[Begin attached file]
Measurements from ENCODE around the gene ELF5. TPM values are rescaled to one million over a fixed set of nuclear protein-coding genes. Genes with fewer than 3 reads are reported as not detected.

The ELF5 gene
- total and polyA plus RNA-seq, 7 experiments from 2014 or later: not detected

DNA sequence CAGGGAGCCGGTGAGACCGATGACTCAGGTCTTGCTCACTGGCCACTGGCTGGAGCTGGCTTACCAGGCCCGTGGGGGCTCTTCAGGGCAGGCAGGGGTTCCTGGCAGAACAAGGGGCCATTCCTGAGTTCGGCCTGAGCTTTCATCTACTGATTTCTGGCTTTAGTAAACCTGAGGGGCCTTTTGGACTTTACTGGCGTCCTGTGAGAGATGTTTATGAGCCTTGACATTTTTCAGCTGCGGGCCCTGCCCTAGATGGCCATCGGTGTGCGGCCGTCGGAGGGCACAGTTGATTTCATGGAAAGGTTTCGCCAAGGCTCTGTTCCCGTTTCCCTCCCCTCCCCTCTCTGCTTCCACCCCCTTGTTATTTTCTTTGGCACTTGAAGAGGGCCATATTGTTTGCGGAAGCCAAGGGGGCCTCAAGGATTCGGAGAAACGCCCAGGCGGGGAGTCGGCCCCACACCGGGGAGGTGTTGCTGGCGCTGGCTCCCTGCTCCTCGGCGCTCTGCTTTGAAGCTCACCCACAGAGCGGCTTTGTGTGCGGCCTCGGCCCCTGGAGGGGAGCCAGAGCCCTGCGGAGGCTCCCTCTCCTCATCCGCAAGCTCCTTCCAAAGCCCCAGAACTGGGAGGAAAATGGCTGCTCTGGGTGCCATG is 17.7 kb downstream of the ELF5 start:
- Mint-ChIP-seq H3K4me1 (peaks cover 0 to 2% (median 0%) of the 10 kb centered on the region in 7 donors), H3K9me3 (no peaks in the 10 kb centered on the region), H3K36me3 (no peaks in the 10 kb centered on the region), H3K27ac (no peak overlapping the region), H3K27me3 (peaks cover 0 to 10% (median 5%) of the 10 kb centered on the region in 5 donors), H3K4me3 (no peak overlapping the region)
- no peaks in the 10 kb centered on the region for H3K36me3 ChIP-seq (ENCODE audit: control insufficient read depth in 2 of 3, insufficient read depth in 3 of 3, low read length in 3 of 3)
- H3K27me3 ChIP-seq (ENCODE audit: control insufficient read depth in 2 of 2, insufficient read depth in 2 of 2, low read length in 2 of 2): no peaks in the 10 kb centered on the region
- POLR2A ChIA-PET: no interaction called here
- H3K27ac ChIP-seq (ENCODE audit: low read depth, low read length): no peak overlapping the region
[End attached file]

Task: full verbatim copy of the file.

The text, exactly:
Measurements from ENCODE around the gene ELF5. TPM values are rescaled to one million over a fixed set of nuclear protein-coding genes. Genes with fewer than 3 reads are reported as not detected.

The ELF5 gene
- total and polyA plus RNA-seq, 7 experiments from 2014 or later: not detected

DNA sequence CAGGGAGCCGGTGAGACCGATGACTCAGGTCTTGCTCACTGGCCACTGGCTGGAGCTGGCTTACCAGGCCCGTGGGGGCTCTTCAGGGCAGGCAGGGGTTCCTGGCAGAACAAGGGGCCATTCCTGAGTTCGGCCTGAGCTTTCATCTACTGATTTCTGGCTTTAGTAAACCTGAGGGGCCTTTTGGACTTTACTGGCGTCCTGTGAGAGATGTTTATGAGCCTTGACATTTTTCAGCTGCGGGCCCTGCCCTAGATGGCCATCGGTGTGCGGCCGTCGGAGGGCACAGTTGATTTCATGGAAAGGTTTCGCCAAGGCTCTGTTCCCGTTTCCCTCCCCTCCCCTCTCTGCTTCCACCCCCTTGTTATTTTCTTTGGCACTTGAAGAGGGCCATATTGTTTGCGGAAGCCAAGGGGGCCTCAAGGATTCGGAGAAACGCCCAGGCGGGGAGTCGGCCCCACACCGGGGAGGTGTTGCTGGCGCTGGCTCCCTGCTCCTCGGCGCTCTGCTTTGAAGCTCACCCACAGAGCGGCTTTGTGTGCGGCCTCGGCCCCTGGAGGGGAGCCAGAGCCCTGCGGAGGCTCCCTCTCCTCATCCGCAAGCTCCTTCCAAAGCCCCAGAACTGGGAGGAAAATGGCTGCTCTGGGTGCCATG is 17.7 kb downstream of the ELF5 start:
- Mint-ChIP-seq H3K4me1 (peaks cover 0 to 2% (median 0%) of the 10 kb centered on the region in 7 donors), H3K9me3 (no peaks in the 10 kb centered on the region), H3K36me3 (no peaks in the 10 kb centered on the region), H3K27ac (no peak overlapping the region), H3K27me3 (peaks cover 0 to 10% (median 5%) of the 10 kb centered on the region in 5 donors), H3K4me3 (no peak overlapping the region)
- no peaks in the 10 kb centered on the region for H3K36me3 ChIP-seq (ENCODE audit: control insufficient read depth in 2 of 3, insufficient read depth in 3 of 3, low read length in 3 of 3)
- H3K27me3 ChIP-seq (ENCODE audit: control insufficient read depth in 2 of 2, insufficient read depth in 2 of 2, low read length in 2 of 2): no peaks in the 10 kb centered on the region
- POLR2A ChIA-PET: no interaction called here
- H3K27ac ChIP-seq (ENCODE audit: low read depth, low read length): no peak overlapping the region